Brain Science (精神科学)

Brain science studies the architecture of our brain and maps it against the function of each neuron. Brain scientists use technologies like magnetic resonance imaging (MRI) to see how the brain works, and help them understand how neurons respond to stimuli.

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Neurons are related to learning. They hold the secrets of the mind. Neurons communicate with the body and strike “conversations” all over the brain. Their job is to coordinate ideas, feelings, and thoughts. They work at a very high speed which is why we find adolescents are quite fast in their actions and reactions. This helps us to understand that adolescents are fast learners and the impact of the environment around them is deep on their brains.

Hence, we can see that adolescents growing in troubled families under abusive parenting learn to abuse verbally and physically. The converse is true. Adolescents growing in nurturing and empowering families learn to empathize, connect and engage in more prosocial ways.

At the same time, experts have compared MRI scans of adolescents and adults, and what they found were how cognitive development does not happen at the same time with emotional development in adolescents. Both the cognitive and emotional developments are not parallel in the physical maturation rates, specifically in the brain.

When the images of adults’ brain were taken in the condition of fear, both the limbic area of the brain – emotion centre, and the prefrontal cortex – judgment and reasoning centre, were equally enhanced. Meanwhile in the adolescents’ brain, the same images displayed the limbic area enhanced, with prefrontal cortex showing no activity. This suggests early development of emotions.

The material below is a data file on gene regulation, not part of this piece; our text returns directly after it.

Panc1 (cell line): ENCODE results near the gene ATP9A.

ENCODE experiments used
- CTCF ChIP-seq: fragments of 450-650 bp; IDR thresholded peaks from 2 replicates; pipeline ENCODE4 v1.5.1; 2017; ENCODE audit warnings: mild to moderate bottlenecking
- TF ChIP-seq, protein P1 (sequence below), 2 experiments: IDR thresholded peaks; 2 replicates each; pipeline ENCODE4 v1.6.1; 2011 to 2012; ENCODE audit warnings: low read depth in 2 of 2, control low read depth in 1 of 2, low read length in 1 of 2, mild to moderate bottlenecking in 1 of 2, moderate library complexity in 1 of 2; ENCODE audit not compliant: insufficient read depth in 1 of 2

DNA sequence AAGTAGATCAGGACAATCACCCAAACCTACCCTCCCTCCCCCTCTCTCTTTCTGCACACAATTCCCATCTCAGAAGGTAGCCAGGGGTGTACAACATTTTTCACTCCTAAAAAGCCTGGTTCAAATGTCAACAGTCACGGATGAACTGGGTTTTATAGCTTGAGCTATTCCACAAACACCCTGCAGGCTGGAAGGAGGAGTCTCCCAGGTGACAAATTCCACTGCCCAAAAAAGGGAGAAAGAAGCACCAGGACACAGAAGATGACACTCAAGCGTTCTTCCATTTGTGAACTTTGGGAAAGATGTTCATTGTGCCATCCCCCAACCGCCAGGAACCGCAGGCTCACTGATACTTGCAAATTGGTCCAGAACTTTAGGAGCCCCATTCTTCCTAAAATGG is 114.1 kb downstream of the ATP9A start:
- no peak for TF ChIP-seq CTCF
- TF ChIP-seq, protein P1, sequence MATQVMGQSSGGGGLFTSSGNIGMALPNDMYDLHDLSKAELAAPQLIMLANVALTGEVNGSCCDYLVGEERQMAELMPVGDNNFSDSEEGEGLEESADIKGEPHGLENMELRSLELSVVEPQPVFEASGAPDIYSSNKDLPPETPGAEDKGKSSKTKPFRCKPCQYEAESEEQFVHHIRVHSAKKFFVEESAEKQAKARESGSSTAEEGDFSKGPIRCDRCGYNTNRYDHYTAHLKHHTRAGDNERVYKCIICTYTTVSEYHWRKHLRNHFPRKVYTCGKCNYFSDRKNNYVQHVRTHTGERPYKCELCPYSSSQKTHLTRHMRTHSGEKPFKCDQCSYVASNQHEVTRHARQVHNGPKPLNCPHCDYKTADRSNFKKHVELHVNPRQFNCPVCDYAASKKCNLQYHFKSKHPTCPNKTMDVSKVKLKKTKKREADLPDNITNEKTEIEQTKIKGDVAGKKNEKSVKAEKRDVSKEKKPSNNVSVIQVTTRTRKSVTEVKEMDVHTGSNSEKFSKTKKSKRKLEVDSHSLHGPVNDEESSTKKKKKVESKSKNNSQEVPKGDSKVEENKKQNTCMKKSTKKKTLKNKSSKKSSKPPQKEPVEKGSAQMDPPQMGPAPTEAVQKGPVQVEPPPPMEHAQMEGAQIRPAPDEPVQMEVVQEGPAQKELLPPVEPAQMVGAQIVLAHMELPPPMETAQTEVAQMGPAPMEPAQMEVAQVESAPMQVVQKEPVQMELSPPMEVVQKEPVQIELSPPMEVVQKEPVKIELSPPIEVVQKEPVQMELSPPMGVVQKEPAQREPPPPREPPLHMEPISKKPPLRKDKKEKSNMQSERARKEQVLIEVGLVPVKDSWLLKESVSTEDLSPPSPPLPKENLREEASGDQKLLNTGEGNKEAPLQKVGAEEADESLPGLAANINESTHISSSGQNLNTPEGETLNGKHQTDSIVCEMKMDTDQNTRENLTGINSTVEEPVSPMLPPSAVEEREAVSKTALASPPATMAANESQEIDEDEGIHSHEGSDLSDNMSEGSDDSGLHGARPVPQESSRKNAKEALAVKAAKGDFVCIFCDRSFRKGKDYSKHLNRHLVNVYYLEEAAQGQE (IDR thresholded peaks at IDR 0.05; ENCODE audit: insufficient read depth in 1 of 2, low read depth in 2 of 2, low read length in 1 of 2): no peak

As a result, there is this what I call the “clash of the mind and heart” phenomenon during the adolescence period.

The “clash” is a natural part of our growing up, and it is very challenging to go through it, especially for parents. You can imagine both the limbic and the prefrontal cortex area of the brain are equally enhanced on the MRI scanners for the parents, when they see their teenager jumping off a ledge almost two-storey high, as part of a parkour maneuver. However, this was something that the adolescent gladly take on for fun and maybe even to challenge himself on more difficult obstacles subsequently.

Despite discouraging the child umpteen times to take on less risky sports or activities, amongst many other strategies used and tried, parents grow more anxious and fearful each passing day.

Here comes the ultimate, the more parents inform the child of all the possible consequences, with every available information – the pros and cons, the less likely the child would inch.

Photo by Anastasia Shuraeva from Pexels

It seemed like a losing battle right from the outset. This is the “clash” I am talking about. And to make a claim that this is a natural part of growing up, might be unsettling from some parents. This seemed like every effort made is going to be futile.

Let me put it out there now, it is not futile at all. In fact, it is only the beginning.

For now, know for a fact that there is nothing personal when a “clash” happens. However, it usually takes the parents to know that different parts of the adolescent’s brain are receiving and learning the information. It is less likely for the adolescent to know and appreciate this fact.

Photo by National Cancer Institute on Unsplash

Therefore, a parent wants to undertake a different strategy to communicate or engage with the adolescent more effectively. To expect the child to modify her strategy to communicate with the parent is unrealistic, unless, it has been repeatedly taught and practiced.

It has to be a strategy that is typically not used by an adult. Yes, you read that correct! Typically Not Used By An Adult.

Otherwise, learning and receiving of the message from the adult would not be understood effectively. If you like to know more, you can read my flipbook, or purchase the full book here.

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